HIST490 - Transformation of Jewish Culture in Early Modern Europe

Description: 
This course attempts to define and describe a distinct era in Jewish cultural and social history roughly between 1500-1800. Early modernity for Jews represents more than a transition from the Middle Ages to Modernity and needs to be viewed as a critical stage in the formation of Jewish civilization. The course focuses on five markers of the period: enhanced mobility of communities and individuals; communal cohesiveness and laicization; a knowledge explosion engendered by the printing press and the University; a crisis of authority precipitated by radical messianism; and the blurring of religious, social, and cultural boundaries, especially between Jews and Christians. The course looks at these trends by studying comparatively the Jewish communities of Italy, the western Sephardim, the Germanic communities, and those of Poland-Lithuania and the Ottoman Empire. This semester we will take advantage of the many scholars of early modern Jewish history now visiting the Katz Center by inviting some to meet with the class and offer their special perspectives on the themes of the course.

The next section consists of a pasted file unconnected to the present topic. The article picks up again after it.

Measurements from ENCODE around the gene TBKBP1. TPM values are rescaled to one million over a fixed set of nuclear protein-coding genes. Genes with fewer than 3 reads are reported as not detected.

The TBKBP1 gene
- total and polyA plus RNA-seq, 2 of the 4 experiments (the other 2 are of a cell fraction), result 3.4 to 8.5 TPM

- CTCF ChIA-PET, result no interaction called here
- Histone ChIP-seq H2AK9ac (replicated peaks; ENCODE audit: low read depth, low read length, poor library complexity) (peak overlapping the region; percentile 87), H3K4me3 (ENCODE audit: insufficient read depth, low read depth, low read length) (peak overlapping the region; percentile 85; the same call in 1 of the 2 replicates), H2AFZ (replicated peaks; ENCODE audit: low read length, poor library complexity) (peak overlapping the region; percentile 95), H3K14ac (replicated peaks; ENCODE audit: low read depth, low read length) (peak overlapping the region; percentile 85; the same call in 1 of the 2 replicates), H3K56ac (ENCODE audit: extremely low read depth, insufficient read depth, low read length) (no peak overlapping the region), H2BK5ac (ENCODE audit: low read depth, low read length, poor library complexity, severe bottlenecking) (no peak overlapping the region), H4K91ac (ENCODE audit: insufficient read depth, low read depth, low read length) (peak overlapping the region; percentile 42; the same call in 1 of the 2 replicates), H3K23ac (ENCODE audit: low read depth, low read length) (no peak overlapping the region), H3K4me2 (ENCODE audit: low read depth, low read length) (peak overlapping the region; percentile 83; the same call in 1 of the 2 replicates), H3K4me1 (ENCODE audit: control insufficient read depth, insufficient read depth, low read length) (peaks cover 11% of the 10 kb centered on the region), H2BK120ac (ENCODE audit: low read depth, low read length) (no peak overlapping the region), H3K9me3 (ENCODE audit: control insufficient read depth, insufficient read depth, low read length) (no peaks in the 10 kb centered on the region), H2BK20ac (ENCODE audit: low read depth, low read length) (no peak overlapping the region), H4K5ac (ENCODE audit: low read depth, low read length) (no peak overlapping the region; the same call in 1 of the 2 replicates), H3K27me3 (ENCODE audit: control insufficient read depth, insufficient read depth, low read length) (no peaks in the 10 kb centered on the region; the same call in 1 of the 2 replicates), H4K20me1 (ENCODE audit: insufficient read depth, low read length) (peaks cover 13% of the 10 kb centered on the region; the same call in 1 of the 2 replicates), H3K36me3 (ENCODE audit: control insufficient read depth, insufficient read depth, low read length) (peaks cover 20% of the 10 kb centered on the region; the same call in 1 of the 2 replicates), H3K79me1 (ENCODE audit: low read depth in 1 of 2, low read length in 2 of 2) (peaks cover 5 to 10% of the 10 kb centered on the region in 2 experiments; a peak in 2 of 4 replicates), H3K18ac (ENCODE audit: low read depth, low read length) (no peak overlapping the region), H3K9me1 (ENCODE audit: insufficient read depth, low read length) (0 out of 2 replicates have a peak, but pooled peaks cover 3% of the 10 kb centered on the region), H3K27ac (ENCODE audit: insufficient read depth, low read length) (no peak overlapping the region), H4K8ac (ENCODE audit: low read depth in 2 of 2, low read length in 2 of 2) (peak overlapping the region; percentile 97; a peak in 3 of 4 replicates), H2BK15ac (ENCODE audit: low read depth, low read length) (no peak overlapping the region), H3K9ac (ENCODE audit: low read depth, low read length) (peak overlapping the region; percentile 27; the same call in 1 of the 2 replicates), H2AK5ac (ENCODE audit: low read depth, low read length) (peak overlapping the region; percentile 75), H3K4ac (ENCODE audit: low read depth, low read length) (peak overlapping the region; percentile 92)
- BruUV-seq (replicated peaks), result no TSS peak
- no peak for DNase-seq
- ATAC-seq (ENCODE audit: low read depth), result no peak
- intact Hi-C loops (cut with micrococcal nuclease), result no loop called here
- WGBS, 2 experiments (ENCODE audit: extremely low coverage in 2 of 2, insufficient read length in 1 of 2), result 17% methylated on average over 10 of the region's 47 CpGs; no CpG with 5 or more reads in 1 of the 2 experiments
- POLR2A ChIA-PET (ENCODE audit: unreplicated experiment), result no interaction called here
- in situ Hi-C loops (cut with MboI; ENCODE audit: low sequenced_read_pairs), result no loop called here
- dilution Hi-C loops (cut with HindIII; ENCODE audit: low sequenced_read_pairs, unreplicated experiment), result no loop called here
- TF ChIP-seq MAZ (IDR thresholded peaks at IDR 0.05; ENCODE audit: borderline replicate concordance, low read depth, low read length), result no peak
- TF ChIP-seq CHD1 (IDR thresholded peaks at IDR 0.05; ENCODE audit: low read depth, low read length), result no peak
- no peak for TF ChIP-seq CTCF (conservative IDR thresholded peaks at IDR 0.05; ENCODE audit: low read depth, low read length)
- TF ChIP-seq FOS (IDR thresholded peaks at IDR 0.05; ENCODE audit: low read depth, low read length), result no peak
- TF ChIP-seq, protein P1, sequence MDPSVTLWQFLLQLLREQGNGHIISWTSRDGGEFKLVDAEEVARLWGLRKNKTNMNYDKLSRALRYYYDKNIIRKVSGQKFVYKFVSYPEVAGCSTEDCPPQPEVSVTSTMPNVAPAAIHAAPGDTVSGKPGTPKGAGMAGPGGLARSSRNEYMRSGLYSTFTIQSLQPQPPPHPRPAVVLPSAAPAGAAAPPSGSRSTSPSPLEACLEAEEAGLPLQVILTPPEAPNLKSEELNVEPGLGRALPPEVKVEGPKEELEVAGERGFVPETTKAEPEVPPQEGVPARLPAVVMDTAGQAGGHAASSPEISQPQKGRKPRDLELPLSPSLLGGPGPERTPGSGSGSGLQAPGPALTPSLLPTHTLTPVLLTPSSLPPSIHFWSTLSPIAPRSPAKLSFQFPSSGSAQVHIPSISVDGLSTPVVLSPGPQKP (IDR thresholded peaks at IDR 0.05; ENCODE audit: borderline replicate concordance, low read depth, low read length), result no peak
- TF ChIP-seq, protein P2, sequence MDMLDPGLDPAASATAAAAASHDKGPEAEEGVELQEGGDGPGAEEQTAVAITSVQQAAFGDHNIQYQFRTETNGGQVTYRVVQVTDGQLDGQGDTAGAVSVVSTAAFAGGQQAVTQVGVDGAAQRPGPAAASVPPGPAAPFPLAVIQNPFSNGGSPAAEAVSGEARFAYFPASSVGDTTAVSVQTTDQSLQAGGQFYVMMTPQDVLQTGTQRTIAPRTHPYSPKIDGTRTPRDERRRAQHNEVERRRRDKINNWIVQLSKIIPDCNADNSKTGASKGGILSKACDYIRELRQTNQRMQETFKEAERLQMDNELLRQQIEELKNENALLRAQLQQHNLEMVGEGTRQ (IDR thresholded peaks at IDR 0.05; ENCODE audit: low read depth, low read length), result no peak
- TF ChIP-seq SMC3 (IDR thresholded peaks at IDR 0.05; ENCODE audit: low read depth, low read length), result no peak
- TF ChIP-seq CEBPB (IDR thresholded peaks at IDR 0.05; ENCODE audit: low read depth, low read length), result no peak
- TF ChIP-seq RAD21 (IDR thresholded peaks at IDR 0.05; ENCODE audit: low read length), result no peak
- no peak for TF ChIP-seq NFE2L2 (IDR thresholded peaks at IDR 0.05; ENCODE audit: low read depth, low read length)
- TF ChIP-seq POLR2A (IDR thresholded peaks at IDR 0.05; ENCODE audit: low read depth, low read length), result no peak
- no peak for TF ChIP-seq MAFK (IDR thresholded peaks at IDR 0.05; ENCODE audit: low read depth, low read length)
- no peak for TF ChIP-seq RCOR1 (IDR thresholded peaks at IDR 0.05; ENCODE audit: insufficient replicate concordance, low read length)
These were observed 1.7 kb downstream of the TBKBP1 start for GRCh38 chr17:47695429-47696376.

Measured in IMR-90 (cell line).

Instructors: 
RUDERMAN, DAVID
Day and Time: 
T 0300PM-0600PM
Room: 
JAFFE BUILDING B17
Activity: 
SEM
Cross Listings: 
  • JWST490401
  • RELS429401